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Calibrating Public Access to Personal Information in Legal Databases: Anonymity and 6 Degrees of Google Clicking

posted by:Alana Maurushat // 11:59 PM // July 10, 2007 // ID TRAIL MIX


Hi, I’m Alana. I’m a techno-luddite who confesses to rarely participating (well writing at least) in weblists, chatrooms or blogs. In the fall of 2006 I felt compelled, however, to respond to a posting in the closed list server, cyberprof. The posting in question concerned public access to personal information found in a legal database known as projectposner. Projectposner is a database developed by Tim Wu and Stuart Sierra containing many influential judgements of the late American Judge Richard A. Posner. One such judgment referred to a sexual harassment case where the plaintiff was fired for allegedly refusing to have sex with her boss. The plaintiff (who shall remain anonymous) requested the removal of her name (or the entire case) from a judgement found in projectposner. This request for removal triggered a long debate amongst cyberprof colleagues as to the scope of anonymity (and pseudonymity) with regards to online public access to court records.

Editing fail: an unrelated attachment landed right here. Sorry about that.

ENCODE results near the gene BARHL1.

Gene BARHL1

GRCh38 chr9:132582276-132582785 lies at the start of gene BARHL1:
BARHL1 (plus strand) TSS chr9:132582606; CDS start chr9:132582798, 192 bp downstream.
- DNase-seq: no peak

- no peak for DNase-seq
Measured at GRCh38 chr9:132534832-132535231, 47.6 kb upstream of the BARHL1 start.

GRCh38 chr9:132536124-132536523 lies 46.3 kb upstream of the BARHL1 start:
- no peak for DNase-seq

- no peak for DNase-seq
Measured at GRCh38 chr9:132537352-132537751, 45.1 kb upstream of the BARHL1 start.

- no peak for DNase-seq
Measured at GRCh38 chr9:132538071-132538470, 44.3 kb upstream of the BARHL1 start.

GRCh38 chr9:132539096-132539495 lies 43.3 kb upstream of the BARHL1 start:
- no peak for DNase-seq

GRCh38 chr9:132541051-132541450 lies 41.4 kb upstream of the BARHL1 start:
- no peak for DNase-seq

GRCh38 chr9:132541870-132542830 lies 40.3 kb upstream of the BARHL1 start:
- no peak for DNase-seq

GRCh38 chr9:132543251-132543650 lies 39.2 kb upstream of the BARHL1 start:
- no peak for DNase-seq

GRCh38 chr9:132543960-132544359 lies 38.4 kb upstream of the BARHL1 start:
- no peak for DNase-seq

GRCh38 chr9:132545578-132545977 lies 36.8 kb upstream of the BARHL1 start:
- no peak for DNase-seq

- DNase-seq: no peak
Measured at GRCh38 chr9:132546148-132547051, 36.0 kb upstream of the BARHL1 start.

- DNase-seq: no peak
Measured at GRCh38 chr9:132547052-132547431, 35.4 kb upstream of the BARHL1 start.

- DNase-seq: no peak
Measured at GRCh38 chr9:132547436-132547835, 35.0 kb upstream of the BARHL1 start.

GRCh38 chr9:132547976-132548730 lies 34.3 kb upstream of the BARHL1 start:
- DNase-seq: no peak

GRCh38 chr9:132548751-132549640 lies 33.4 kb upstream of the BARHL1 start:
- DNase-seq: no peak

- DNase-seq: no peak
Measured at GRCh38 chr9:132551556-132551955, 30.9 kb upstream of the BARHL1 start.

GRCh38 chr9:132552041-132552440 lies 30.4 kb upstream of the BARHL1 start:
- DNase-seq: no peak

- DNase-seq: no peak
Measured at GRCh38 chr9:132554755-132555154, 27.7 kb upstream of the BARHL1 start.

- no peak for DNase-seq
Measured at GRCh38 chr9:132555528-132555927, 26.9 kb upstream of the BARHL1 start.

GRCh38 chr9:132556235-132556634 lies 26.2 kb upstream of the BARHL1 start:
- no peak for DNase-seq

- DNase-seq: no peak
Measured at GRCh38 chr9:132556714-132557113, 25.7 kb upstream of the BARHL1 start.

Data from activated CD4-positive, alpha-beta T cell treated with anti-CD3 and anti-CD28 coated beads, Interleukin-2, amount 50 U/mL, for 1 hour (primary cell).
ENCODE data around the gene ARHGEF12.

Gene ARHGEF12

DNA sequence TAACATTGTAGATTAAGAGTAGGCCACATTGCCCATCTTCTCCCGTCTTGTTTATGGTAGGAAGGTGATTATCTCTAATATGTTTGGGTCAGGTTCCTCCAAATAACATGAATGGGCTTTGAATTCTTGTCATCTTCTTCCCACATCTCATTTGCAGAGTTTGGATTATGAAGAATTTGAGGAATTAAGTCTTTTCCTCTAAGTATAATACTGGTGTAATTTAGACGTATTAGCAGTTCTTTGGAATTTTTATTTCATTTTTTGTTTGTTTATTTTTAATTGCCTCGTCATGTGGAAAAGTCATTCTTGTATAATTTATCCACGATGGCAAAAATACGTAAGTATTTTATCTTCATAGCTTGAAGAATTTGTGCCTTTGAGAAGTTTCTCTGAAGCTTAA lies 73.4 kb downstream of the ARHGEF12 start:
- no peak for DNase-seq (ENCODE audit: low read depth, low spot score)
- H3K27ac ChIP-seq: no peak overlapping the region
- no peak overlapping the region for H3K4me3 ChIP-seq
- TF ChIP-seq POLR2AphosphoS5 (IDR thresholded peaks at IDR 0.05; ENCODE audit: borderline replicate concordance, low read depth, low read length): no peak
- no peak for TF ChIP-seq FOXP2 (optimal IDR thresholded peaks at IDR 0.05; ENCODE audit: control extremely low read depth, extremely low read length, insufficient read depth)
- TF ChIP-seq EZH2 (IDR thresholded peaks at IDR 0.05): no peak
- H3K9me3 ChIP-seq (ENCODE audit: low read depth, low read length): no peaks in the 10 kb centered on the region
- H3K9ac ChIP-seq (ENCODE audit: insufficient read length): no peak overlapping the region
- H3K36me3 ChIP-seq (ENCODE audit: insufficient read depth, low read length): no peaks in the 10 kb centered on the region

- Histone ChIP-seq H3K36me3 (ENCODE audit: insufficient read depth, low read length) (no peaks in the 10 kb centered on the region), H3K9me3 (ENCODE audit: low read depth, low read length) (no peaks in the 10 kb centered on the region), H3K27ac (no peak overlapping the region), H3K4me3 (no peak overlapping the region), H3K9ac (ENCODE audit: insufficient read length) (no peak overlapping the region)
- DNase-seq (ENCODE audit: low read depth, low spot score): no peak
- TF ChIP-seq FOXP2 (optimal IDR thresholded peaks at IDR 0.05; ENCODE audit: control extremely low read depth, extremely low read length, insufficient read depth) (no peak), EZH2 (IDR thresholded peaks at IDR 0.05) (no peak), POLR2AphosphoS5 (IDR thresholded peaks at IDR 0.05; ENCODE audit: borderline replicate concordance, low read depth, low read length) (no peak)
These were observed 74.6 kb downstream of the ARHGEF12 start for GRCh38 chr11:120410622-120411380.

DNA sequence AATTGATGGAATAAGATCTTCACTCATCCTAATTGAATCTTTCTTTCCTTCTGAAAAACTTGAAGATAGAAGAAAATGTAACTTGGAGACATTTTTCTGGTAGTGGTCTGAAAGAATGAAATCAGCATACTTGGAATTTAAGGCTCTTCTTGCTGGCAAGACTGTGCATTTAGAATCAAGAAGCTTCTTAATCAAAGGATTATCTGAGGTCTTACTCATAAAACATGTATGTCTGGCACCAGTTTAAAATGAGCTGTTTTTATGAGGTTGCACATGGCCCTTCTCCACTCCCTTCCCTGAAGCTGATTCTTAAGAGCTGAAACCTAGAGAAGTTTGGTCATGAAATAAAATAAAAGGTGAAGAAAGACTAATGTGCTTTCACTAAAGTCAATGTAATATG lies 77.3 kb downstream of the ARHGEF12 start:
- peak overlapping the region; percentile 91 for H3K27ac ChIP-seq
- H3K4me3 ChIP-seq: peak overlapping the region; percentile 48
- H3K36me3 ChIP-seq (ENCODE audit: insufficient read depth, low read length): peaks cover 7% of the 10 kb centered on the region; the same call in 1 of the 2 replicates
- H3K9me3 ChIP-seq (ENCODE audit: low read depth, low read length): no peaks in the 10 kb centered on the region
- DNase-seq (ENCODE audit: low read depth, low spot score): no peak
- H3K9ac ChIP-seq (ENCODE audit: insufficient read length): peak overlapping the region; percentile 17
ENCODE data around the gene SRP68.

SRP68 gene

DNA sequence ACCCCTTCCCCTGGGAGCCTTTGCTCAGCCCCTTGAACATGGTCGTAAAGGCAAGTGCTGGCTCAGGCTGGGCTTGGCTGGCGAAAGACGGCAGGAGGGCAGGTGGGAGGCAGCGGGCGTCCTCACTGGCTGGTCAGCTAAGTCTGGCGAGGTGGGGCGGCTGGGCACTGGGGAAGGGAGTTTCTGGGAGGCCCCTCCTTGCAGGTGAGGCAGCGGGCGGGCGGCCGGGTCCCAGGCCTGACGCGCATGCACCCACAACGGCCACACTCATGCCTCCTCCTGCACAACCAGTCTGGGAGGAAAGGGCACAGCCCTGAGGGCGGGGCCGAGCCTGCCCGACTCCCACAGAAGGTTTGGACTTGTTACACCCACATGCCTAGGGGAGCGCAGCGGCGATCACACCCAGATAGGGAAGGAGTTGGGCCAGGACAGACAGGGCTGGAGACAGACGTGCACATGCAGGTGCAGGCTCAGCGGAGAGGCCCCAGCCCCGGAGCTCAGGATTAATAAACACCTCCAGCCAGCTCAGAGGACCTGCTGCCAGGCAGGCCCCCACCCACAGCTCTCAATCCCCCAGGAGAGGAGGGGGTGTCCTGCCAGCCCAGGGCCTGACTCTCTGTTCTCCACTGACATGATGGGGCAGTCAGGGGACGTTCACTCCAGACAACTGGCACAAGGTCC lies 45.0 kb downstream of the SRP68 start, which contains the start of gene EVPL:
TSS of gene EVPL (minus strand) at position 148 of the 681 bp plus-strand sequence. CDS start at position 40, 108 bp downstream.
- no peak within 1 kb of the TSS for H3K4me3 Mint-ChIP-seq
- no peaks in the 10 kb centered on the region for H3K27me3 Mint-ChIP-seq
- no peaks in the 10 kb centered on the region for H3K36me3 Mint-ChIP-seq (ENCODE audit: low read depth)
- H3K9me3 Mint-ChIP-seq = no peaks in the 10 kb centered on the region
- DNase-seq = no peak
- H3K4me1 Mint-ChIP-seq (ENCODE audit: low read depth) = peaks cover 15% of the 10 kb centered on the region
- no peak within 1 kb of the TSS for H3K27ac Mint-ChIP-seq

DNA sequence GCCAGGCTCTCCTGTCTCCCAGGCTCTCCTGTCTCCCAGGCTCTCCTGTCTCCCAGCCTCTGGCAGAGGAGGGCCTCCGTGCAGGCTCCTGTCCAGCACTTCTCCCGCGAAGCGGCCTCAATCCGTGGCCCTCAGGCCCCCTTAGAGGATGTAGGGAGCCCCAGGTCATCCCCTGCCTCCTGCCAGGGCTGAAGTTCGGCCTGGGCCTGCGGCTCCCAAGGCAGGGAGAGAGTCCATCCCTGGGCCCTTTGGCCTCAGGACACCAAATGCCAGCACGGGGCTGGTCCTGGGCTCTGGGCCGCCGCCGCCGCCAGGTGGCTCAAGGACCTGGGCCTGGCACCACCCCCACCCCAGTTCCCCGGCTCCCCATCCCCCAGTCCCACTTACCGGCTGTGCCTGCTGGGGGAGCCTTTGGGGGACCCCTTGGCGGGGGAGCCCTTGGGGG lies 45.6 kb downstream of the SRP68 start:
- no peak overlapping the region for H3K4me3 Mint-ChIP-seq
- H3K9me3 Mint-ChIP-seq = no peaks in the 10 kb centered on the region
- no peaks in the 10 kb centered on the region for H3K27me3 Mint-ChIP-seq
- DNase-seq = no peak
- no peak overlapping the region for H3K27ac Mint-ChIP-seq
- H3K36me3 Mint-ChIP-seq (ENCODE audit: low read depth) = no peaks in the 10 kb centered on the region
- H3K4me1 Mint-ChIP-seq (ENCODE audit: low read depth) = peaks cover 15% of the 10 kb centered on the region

Privacy was seen as important but absolute privacy was neither seen as desirable nor possible. Some argued that there was already an appropriate mechanism in place, namely a protective order to remove all references to a party’s name during the course of litigation. The ability to remain anonymous in court proceedings is at the discretion of the judge residing in the matter (at least it is in the United States). It was argued that protective orders are better made as a matter of public policy by judges rather than disclosure decisions done on an ad hoc (or post hoc) basis by individual website owners. Some further argued that there was no objectively significant invasion of privacy in the case at hand. There were references to star chambers, decreasing access to case reports, and the social utility of online searching.

Others, including myself, expressed concerns of the personal, psychological and social effects about public accessibility about sensitive personal information. We noted the lack of education with regards to accessibility of online judicial opinions and court files. We noted any legal obligations requiring website operations to edit and censor information. We even looked at psychological motivation to access and stalk former victims of sex crimes, as well as those of employers wishing to gain access to potential employees.